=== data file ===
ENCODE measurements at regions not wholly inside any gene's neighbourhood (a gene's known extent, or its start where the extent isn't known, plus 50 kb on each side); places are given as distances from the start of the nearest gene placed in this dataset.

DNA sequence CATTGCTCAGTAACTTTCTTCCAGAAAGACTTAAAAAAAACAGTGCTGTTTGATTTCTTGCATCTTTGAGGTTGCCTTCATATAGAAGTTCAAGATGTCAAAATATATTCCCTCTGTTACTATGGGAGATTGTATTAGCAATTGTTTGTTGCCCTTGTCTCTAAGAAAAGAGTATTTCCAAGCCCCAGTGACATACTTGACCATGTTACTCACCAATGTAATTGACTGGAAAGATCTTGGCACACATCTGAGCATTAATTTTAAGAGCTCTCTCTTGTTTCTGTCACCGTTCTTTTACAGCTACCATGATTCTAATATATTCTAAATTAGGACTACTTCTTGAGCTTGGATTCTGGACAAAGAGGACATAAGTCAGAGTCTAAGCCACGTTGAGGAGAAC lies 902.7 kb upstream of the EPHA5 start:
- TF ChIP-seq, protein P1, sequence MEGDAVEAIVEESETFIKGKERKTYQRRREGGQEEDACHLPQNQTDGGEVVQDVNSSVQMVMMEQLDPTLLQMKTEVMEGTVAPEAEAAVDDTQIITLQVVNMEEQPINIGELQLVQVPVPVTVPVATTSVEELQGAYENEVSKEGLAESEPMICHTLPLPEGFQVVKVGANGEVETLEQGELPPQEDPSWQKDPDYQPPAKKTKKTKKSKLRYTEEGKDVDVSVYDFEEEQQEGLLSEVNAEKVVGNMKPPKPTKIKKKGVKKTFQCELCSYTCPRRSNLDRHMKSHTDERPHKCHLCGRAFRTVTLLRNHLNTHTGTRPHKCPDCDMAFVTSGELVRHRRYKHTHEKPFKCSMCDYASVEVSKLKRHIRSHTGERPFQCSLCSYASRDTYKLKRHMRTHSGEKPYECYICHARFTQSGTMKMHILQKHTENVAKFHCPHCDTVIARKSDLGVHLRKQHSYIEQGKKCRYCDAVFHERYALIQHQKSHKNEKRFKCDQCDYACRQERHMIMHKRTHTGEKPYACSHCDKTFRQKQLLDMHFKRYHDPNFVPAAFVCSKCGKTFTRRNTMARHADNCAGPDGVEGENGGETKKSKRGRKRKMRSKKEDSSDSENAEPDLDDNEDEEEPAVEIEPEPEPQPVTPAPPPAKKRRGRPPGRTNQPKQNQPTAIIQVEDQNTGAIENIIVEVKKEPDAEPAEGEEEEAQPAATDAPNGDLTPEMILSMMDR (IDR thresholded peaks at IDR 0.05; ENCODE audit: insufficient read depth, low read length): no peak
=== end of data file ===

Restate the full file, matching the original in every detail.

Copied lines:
ENCODE measurements at regions not wholly inside any gene's neighbourhood (a gene's known extent, or its start where the extent isn't known, plus 50 kb on each side); places are given as distances from the start of the nearest gene placed in this dataset.

DNA sequence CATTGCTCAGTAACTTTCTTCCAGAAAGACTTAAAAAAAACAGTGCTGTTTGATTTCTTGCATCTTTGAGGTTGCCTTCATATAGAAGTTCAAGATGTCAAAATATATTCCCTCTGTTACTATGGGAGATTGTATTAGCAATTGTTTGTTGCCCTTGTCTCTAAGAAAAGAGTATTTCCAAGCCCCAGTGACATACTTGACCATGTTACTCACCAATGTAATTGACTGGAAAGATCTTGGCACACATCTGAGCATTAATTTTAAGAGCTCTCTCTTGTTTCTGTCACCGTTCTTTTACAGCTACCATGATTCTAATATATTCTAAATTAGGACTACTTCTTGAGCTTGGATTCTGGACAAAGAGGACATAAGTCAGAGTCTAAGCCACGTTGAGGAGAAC lies 902.7 kb upstream of the EPHA5 start:
- TF ChIP-seq, protein P1, sequence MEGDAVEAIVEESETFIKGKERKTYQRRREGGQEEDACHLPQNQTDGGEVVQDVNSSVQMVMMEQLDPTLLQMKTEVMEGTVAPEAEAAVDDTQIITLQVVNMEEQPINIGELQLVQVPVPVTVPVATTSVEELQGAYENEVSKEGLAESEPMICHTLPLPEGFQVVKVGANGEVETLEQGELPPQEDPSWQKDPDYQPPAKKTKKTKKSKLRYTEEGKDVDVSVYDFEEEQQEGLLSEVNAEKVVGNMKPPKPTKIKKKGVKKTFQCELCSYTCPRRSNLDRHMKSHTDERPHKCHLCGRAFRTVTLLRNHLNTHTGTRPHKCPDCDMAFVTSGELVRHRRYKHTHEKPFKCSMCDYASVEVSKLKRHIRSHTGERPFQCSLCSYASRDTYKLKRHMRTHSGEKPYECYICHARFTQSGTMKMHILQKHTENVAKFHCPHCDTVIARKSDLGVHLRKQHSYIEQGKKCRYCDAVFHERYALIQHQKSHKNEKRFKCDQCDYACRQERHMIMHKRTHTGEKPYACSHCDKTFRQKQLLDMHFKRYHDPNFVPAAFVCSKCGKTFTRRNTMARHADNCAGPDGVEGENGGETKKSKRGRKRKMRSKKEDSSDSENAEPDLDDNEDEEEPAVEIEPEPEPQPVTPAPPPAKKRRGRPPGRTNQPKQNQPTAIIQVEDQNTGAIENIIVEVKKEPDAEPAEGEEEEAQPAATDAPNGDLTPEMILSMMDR (IDR thresholded peaks at IDR 0.05; ENCODE audit: insufficient read depth, low read length): no peak